Antiviral agents for influenza: a comparison of cost-effectiveness data.Pharmacoeconomics. 2005; 23(11):1083-106.P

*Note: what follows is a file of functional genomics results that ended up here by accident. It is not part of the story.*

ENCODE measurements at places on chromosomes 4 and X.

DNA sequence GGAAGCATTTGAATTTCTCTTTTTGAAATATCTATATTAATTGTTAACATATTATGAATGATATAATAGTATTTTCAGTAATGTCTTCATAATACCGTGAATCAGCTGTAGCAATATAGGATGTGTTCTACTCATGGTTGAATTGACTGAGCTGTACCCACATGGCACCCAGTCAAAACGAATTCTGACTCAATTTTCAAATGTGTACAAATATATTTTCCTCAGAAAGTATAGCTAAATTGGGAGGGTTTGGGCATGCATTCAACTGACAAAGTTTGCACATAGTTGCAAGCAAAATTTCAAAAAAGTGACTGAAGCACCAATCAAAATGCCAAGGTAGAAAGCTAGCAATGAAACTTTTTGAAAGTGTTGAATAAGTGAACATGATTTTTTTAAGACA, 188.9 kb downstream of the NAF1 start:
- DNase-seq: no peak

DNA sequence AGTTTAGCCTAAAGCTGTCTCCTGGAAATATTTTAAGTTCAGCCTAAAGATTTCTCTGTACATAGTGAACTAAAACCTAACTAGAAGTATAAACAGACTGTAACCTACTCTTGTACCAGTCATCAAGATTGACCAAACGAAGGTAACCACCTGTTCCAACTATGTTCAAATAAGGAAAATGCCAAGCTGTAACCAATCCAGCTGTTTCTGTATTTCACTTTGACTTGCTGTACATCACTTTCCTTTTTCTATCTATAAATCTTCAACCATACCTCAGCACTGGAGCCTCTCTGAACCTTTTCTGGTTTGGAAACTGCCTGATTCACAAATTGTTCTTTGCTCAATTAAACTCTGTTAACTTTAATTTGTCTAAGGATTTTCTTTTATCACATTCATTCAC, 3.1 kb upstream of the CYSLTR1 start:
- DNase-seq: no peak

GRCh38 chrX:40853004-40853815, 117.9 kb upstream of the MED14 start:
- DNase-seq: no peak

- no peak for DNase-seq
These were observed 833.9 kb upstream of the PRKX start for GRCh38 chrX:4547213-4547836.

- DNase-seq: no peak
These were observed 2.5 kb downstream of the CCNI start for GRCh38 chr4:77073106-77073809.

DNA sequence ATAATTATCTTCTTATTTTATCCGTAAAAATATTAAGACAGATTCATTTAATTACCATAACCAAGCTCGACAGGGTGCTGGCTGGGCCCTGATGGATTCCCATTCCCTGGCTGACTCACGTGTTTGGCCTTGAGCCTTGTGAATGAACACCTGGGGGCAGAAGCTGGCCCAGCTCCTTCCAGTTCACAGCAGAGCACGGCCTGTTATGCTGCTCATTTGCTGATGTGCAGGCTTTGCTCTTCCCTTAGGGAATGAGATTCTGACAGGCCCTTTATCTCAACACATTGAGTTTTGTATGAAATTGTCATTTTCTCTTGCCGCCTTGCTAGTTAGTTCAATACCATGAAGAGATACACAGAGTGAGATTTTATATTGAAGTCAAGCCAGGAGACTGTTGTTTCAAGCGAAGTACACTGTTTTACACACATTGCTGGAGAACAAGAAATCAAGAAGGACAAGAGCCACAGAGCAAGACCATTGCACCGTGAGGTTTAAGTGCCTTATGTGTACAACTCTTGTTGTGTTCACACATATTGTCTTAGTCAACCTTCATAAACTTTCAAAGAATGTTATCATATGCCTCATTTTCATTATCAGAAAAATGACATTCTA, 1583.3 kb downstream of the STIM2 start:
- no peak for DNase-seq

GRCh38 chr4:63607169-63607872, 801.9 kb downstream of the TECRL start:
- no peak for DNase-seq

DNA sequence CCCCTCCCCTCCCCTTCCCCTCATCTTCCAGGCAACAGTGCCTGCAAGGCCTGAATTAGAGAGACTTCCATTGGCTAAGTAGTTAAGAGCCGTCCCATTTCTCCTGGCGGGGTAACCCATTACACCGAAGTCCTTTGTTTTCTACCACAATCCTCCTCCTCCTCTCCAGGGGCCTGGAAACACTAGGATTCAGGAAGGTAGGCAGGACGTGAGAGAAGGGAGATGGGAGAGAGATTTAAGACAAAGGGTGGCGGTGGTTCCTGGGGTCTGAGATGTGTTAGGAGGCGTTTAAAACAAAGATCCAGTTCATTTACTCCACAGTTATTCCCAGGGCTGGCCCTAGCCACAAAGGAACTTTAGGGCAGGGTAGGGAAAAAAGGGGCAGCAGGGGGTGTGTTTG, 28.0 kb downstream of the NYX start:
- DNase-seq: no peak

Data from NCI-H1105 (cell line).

The economic burden of influenza-related illness has been estimated to be 71.3-166 billion US dollars in the US, the majority of which is attributable to indirect costs as a result of lost productivity. There are currently four antiviral drugs available for the treatment of influenza: two ion channel blockers, amantadine and rimantadine; and two neuraminidase inhibitors, zanamivir and oseltamivir. The objective of this paper was to review the studies evaluating the cost effectiveness of currently available antiviral treatment and prophylaxis management strategies for influenza. Published studies that reported both costs and effectiveness of influenza management were extracted using MEDLINE, pre-MEDLINE and EMBASE. To facilitate a broad comparison, all costs were inflated to 2003 US dollars. Fifteen studies met the inclusion criteria of the review, with 14 analyses based on decision-analytic modelling and one economic analysis performed alongside a clinical trial. Management strategies included antiviral influenza prophylaxis or vaccination, empiric treatment of suspected disease, or antiviral treatment following rapid influenza testing. Study populations included healthy adults, adults at risk of influenza-related adverse outcomes, institutionalised and non-institutionalised elderly, and children. The comparator in all studies was standard care (i.e. over-the-counter medications only), and analyses were carried out from both the societal and payer perspectives. The only dominant strategy relative to standard care was vaccination of the institutionalised elderly. All other strategies in all populations were both more costly and more effective than standard care. Depending on the population and the perspective, the incremental cost-effectiveness ratios (ICERs) for antiviral treatment strategies ranged from 5000 US dollars/QALY for amantadine in test-and-treat studies to >400,000 US dollars/QALY for zanamivir or oseltamivir treatment in children. Sensitivity analysis in all studies consistently reported a strong influence of the population prevalence or diagnostic accuracy of influenza on the cost effectiveness of all strategies. Baseline influenza prevalence varied widely between studies, ranging from 15% to 68%. There was also a wide variation in the assumption about the disutility of influenza (ranging from -0.137 to -0.983 for the elderly requiring hospitalisation), which also impacted the cost effectiveness. Given the variation in the ICERs of antiviral treatment and prophylaxis, the uncertainty around many model parameters, and the dynamic nature of influenza from year to year, one can only conclude that antiviral treatment or prophylaxis for influenza is likely to be more cost effective in specific populations at specific times during the influenza season, and during influenza seasons when the population prevalence reaches epidemic levels or there is mismatch between the vaccine and the circulating virus.